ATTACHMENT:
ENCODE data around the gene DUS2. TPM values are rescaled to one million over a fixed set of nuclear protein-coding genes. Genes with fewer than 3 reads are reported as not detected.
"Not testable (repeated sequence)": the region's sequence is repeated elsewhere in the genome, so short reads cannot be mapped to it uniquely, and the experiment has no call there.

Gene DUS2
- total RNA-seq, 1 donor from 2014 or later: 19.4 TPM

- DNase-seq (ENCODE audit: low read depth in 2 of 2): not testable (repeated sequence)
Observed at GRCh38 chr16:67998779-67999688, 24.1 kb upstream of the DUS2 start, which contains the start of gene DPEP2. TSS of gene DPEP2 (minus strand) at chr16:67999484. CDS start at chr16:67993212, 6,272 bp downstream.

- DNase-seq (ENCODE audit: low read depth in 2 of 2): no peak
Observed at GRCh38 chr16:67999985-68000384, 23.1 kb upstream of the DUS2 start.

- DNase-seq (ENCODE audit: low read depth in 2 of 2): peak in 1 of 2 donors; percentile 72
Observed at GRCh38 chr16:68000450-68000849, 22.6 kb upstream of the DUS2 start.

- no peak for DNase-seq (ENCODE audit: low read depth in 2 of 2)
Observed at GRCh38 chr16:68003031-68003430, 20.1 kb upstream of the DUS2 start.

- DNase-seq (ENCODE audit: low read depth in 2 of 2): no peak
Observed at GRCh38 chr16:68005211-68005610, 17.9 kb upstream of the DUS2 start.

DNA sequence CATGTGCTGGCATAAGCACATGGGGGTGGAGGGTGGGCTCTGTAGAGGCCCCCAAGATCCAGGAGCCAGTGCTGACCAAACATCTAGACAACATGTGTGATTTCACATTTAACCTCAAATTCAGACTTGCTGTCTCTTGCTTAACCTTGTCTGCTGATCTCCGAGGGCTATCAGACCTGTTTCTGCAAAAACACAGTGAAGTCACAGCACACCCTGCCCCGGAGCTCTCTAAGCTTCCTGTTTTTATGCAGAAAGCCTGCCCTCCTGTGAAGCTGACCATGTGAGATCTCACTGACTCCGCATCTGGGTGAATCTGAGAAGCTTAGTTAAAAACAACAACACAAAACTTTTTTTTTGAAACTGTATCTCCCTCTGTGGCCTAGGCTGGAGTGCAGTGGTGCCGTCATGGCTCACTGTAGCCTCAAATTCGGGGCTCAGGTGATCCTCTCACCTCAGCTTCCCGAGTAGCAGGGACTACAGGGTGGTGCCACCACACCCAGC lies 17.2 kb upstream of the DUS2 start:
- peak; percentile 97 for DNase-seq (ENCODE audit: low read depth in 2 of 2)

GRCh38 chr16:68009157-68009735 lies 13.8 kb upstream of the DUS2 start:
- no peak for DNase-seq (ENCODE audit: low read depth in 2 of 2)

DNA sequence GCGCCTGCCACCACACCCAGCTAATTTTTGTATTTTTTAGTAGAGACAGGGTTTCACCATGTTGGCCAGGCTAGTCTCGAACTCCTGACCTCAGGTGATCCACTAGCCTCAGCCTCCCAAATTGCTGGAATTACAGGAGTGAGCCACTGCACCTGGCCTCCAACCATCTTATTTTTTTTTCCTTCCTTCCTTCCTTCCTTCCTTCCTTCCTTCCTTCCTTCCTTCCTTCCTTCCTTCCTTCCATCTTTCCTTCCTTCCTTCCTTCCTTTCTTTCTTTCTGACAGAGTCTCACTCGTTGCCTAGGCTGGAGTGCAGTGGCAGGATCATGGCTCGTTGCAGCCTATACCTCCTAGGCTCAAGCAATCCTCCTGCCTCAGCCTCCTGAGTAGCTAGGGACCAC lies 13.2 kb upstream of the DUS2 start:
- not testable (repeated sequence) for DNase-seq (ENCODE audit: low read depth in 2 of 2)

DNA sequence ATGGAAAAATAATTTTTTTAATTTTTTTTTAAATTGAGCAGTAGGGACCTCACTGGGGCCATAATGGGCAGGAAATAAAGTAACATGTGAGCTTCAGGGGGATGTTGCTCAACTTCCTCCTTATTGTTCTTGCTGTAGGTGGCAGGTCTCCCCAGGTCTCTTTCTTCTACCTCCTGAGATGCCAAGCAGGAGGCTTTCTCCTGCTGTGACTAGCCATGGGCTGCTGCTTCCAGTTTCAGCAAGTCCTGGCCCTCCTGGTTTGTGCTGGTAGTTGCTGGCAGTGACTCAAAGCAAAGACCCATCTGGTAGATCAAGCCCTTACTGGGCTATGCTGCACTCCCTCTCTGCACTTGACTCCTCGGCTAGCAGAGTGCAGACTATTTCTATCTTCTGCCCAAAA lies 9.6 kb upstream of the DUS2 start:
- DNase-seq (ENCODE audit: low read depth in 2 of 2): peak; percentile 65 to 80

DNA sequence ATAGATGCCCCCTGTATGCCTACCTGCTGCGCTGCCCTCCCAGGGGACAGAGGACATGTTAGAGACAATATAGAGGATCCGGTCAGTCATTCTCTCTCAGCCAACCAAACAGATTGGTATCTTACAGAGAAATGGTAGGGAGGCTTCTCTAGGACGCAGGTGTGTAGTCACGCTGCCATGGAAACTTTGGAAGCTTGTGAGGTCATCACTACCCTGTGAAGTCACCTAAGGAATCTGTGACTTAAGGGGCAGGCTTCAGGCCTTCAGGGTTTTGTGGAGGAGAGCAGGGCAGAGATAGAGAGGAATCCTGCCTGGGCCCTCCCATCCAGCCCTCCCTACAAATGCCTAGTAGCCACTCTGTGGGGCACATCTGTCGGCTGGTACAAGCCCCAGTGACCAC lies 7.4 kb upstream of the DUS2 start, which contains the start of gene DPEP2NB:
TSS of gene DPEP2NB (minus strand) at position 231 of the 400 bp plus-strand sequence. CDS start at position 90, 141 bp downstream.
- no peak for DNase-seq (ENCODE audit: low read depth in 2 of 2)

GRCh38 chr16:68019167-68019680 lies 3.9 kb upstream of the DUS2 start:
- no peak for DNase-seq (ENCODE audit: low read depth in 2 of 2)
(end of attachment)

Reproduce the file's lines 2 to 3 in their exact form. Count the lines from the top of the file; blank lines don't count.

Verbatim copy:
"Not testable (repeated sequence)": the region's sequence is repeated elsewhere in the genome, so short reads cannot be mapped to it uniquely, and the experiment has no call there.

Gene DUS2